> rather than the will of the voters.
> I hope this demonstrates that saying that an election result depends
> entirely on the voters, and that it gives the choice of the voters is
> not the same thing at all.  So, if an SMP government does represent
> the choice of the voters, there must be some other justification than
> that it is the direct result of voter choices.
> Often it is suggested that the best way of determining the choice of
> the electorate as a whole is the decision of the majority.  Since you
> affectionately refer to SMP as majoritarian, I suspect you would agree
> with this.
> We would therefore think that a system that was truly representing
> the will of the people would tend to impliment policies which
> represent the majority of the population.  Of course, any system which
> is representative rather than direct will filter majority decisions
> somewhat.  To what extent this should occur is an unrelated issue.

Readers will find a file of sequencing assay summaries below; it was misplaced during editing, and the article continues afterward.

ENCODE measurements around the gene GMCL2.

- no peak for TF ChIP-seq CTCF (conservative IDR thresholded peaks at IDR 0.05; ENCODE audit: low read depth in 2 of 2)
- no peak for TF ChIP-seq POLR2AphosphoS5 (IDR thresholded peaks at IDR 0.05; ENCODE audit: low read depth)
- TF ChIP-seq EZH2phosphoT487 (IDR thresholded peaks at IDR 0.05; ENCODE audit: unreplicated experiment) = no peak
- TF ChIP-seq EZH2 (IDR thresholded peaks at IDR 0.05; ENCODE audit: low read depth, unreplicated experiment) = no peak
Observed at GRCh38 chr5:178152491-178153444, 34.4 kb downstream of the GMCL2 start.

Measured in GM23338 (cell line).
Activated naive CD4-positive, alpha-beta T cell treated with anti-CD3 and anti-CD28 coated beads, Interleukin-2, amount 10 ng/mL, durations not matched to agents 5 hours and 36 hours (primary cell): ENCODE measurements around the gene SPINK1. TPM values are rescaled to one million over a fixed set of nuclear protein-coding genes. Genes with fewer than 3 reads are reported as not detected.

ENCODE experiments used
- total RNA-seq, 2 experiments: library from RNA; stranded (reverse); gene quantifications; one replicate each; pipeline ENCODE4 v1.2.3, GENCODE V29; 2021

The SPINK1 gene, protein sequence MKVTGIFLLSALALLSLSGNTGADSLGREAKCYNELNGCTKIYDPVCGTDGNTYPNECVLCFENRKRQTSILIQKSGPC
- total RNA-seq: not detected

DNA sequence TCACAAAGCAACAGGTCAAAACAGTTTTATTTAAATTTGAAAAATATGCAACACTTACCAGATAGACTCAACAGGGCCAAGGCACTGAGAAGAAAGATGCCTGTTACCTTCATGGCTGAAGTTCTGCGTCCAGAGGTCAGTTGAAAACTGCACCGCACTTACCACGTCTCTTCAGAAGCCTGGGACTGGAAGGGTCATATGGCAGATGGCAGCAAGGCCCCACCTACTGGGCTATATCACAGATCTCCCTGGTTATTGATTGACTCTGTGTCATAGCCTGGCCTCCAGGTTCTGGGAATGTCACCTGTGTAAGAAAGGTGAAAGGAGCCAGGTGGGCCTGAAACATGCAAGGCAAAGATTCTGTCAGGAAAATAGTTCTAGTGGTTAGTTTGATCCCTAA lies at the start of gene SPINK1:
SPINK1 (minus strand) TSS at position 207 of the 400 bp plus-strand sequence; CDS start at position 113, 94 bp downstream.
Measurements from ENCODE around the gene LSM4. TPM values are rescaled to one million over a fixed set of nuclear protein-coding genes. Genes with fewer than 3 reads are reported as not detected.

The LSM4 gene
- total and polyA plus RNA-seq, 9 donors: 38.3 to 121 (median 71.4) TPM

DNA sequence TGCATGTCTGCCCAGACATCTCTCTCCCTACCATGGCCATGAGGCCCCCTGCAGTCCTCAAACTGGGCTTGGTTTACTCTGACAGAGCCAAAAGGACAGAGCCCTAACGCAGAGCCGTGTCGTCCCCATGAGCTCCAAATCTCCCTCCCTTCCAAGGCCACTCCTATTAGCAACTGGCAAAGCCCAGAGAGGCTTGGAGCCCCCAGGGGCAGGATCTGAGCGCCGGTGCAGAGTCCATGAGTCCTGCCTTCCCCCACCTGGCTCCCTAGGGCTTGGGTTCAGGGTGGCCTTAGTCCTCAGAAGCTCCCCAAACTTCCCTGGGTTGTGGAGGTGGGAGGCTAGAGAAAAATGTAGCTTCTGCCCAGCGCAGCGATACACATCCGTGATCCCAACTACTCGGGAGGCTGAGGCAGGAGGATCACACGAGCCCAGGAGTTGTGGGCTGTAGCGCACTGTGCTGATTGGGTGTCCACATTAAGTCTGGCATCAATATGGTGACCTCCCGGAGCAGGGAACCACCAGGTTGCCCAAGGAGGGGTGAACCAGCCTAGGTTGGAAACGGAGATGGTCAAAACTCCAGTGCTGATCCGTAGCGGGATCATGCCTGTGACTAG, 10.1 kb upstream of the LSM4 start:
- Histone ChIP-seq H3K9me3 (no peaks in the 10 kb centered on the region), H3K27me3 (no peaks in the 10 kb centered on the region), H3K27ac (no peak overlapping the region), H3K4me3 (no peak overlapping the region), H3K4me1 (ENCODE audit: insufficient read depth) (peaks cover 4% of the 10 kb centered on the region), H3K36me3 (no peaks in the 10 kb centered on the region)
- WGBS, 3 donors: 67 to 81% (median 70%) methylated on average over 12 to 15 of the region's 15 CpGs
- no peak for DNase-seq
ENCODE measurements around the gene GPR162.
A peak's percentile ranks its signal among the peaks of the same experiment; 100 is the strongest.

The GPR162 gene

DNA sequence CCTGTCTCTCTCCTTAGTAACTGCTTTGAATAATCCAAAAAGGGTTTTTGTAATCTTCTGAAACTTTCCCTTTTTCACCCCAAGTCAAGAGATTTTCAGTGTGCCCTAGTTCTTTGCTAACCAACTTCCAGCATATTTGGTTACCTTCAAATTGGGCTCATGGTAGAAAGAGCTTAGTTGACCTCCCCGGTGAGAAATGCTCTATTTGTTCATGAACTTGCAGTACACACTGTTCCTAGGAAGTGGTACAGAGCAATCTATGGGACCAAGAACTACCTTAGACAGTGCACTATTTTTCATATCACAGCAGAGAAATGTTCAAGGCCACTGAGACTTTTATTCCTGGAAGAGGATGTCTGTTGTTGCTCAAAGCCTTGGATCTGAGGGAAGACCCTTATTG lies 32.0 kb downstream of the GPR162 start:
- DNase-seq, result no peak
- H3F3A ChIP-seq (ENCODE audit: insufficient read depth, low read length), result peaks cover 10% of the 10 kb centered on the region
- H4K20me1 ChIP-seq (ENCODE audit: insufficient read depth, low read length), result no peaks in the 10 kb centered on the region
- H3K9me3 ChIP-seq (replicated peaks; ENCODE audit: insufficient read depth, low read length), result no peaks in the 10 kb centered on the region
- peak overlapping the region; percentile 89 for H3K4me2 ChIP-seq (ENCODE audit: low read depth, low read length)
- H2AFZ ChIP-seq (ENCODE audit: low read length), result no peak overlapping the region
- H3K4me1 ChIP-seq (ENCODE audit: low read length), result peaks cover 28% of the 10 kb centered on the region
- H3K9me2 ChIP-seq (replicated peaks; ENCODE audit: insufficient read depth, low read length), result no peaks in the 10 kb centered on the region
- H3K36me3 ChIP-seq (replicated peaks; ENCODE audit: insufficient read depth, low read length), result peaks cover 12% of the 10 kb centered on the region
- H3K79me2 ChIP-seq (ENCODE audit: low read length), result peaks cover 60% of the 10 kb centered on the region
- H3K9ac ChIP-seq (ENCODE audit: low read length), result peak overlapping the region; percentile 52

> For simplicity, I am going to assume that voters vote for parties
> based on their policies, and that parties then attempt to carry them
> out.
> Now consider an election is held on an issue important to the
> electorate.  Assume a vote that goes as follows:
> Percentage  Square  Party   Stand on Policy    
> 42          1764    A       For
> 32          1024    B       Against
> 26           676    C       Against
> 58% voted against the policy, 42% for it.  However, the policy will
> be implimented because the square of the votes gives a majority to A. 
> Perhaps you have some reason for believing cases like this will be
> rare.  I suspect, however, that if you have more than two strong
> parties, they will be the norm, and the decisions of government will
> have little relation to majority will, but rather to the peculiarities
> of the voting method.
> ---
> Blake Cretney